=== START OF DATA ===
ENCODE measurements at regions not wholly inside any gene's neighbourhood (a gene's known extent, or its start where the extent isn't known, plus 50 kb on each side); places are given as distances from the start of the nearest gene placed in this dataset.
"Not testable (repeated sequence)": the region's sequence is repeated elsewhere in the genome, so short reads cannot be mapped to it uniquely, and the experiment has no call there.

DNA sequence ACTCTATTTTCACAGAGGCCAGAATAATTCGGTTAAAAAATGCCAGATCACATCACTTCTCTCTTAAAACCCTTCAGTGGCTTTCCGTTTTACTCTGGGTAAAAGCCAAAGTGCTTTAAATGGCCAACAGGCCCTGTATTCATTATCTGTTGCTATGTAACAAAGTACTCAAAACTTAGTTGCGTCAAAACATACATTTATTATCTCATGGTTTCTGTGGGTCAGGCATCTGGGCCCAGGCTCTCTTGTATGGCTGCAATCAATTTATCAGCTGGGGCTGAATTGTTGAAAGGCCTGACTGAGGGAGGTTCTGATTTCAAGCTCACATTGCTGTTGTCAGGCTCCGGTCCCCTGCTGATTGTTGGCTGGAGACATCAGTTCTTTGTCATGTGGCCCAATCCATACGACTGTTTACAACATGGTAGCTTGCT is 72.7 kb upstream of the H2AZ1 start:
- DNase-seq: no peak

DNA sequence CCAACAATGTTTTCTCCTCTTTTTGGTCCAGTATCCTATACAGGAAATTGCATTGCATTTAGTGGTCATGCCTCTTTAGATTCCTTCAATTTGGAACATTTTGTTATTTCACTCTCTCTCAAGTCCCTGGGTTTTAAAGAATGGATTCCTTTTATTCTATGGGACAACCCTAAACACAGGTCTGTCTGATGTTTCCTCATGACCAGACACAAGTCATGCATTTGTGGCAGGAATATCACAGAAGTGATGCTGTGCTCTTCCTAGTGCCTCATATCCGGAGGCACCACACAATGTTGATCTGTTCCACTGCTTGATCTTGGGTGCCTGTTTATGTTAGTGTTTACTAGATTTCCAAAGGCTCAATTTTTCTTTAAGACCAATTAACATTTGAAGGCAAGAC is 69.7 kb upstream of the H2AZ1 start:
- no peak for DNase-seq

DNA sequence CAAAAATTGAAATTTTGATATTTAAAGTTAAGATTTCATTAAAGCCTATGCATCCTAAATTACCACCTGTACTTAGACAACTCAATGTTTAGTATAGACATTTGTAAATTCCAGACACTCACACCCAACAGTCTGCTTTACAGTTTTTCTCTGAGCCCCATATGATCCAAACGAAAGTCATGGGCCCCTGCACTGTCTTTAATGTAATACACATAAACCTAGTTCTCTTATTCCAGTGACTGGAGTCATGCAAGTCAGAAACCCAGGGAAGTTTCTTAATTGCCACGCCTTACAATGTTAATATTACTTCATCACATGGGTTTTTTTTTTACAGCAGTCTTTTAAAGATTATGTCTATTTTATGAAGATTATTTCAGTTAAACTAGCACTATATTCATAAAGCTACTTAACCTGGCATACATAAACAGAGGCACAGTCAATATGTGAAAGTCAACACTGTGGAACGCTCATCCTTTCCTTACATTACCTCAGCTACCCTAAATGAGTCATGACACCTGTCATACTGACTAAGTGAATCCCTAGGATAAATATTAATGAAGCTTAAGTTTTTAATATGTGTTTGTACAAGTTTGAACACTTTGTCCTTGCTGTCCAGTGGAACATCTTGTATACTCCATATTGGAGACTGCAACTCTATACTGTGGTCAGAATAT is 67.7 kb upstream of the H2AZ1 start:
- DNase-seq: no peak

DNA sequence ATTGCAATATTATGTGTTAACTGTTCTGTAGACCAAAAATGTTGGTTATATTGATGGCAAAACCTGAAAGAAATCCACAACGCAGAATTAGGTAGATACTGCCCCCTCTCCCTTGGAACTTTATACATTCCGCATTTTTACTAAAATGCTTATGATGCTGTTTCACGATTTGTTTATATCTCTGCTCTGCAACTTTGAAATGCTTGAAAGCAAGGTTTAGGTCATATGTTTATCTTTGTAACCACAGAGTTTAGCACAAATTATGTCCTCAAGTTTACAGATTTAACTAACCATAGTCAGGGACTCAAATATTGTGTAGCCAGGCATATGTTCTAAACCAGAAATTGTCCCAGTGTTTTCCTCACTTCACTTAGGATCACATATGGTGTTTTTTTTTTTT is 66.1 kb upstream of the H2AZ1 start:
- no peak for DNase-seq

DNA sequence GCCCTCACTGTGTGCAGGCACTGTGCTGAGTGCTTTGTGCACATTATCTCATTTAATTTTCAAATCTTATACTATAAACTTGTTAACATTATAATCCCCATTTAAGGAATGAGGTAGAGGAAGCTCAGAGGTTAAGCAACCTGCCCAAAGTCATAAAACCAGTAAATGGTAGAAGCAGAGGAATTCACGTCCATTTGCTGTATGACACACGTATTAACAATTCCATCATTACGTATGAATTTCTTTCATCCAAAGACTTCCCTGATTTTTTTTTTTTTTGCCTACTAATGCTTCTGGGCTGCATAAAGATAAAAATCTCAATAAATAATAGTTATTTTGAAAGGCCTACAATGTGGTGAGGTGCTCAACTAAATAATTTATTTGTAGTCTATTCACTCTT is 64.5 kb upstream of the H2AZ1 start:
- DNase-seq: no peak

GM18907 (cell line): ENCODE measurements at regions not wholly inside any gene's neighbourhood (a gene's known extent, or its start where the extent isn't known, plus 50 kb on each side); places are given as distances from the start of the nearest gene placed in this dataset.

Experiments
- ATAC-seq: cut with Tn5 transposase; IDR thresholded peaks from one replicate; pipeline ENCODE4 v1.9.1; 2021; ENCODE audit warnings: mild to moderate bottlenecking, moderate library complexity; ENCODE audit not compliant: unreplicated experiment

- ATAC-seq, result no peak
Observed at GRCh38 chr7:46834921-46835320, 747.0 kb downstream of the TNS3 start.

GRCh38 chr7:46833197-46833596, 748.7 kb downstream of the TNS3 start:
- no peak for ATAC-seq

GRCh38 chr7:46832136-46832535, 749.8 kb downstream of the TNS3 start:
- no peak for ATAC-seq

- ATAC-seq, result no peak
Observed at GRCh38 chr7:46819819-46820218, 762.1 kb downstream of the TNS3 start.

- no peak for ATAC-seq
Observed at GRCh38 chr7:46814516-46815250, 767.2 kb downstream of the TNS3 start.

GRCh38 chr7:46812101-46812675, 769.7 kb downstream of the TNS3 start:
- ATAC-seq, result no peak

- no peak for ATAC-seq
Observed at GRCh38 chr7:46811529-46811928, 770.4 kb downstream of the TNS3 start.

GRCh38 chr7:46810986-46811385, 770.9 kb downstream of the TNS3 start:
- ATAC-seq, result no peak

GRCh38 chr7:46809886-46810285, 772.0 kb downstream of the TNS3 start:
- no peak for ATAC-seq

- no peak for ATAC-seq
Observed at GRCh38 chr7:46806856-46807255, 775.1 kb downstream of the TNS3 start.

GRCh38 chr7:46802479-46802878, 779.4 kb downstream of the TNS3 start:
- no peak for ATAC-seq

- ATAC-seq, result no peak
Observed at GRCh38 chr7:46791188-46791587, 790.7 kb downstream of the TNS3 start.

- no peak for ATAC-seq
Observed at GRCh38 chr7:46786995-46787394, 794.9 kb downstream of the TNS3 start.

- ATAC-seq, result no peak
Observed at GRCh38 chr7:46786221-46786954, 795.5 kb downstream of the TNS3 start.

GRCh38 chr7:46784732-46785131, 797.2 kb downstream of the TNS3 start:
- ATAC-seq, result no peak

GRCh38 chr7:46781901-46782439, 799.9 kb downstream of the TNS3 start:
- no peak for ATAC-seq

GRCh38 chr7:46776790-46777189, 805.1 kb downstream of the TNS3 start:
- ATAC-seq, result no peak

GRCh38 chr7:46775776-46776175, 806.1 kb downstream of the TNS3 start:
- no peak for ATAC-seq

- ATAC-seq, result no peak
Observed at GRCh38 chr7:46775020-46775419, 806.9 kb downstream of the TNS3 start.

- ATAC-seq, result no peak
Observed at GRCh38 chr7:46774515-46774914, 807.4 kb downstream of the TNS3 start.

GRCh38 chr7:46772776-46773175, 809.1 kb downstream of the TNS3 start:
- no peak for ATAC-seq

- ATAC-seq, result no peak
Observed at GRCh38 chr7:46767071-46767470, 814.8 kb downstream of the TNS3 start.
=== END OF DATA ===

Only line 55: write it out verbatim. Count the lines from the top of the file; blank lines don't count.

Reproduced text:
Observed at GRCh38 chr7:46774515-46774914, 807.4 kb downstream of the TNS3 start.